Another fortunate discovery of 2018 has been the work of Kiwi Lucy Parker. She’s writes delightful, funny, heart-warming rom-com set in London’s West End theatre world. They are glorious. Arrogant, vulnerable, handsome heroes. Witty, hardworking, beautiful yet insecure heroines. Definitely drawn minor characters. The reality of celebrity gossip. It’s your average working world with the drama of the stage adding an additional layer of glamour. The first book in the series is Act Like It starring Richard Troy and Lainie (Elaine) Graham, an enemies to lovers novel.  Pretty Face, book two, is just as good, but in this case the stars are Luc Savage and Lilly Lamprey. Rather than a behind-the-scenes look at deserved and undeserved reputations, it looks at how we judge people on appearance.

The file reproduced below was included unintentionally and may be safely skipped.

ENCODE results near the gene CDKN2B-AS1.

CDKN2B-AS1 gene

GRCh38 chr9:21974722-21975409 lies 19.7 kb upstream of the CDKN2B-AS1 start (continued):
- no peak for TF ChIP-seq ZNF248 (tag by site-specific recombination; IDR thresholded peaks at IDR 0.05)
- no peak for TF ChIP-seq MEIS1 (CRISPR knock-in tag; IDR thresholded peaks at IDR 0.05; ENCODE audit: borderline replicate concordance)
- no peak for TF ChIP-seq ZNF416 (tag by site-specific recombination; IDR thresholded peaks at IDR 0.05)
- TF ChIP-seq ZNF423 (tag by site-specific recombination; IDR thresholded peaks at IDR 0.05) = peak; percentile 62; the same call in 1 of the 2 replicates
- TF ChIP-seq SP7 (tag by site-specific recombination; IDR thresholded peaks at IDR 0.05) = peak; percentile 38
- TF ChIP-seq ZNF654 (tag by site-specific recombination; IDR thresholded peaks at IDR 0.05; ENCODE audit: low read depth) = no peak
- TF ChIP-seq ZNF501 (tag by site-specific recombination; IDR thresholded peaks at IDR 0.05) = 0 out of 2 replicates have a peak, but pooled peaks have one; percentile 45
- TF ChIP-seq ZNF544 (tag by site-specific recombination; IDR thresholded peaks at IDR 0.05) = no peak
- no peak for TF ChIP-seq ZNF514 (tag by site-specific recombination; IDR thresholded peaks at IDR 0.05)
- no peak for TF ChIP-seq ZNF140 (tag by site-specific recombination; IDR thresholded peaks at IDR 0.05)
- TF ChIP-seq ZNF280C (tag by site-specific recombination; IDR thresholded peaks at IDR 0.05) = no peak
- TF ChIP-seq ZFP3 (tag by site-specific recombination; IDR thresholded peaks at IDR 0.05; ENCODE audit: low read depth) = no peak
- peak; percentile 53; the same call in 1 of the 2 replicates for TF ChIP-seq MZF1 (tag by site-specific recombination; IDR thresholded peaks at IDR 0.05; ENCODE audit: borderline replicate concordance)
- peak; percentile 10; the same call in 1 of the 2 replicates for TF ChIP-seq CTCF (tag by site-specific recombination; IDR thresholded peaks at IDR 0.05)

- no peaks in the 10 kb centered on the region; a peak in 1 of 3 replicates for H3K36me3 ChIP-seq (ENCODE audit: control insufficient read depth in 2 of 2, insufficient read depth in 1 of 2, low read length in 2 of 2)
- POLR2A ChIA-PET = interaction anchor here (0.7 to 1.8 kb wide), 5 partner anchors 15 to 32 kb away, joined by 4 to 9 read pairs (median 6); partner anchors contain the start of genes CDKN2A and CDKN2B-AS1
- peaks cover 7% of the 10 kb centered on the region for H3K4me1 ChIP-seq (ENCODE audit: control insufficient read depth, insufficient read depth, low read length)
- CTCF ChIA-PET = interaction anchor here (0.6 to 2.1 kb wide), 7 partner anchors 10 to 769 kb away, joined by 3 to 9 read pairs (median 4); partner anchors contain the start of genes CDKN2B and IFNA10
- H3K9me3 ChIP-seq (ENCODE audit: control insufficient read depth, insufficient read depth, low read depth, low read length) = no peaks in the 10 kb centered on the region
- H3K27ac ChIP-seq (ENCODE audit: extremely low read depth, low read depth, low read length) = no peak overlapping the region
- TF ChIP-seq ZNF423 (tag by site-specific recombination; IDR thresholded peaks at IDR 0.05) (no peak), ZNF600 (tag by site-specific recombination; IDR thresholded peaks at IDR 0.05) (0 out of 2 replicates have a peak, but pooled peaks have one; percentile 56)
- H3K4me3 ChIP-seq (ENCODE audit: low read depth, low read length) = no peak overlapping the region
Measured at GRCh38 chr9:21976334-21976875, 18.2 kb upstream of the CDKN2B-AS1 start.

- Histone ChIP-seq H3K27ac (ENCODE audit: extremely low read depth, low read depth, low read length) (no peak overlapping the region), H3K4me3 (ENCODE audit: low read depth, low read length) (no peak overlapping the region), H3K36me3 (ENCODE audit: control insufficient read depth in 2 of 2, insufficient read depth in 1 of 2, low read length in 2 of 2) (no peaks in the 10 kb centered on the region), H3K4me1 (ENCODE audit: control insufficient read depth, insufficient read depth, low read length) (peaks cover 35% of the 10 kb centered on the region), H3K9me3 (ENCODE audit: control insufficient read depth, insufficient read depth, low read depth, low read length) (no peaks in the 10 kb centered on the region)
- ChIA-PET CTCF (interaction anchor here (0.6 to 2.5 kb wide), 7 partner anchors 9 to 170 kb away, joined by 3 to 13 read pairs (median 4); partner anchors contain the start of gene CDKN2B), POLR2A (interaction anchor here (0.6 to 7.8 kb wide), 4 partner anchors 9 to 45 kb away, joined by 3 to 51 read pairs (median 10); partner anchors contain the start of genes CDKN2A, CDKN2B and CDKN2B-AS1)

An out-of-the-ordinary read is Addicted to Love by Jennifer Wilck which has in common with Pretty Face a big age gap between the hero and heroine. Some of Jennifer’s contemporaries have Jewish characters, and this is one of them. Hannah and Dan work through the difficulties of loving someone older/younger, the accompanying ‘baggage’ and the different faces of addiction. It’s about love and the power of forgiveness, both external and internal. Addicted to Love is thought-provoking, well written and utterly absorbing and won’t be what you expect at all.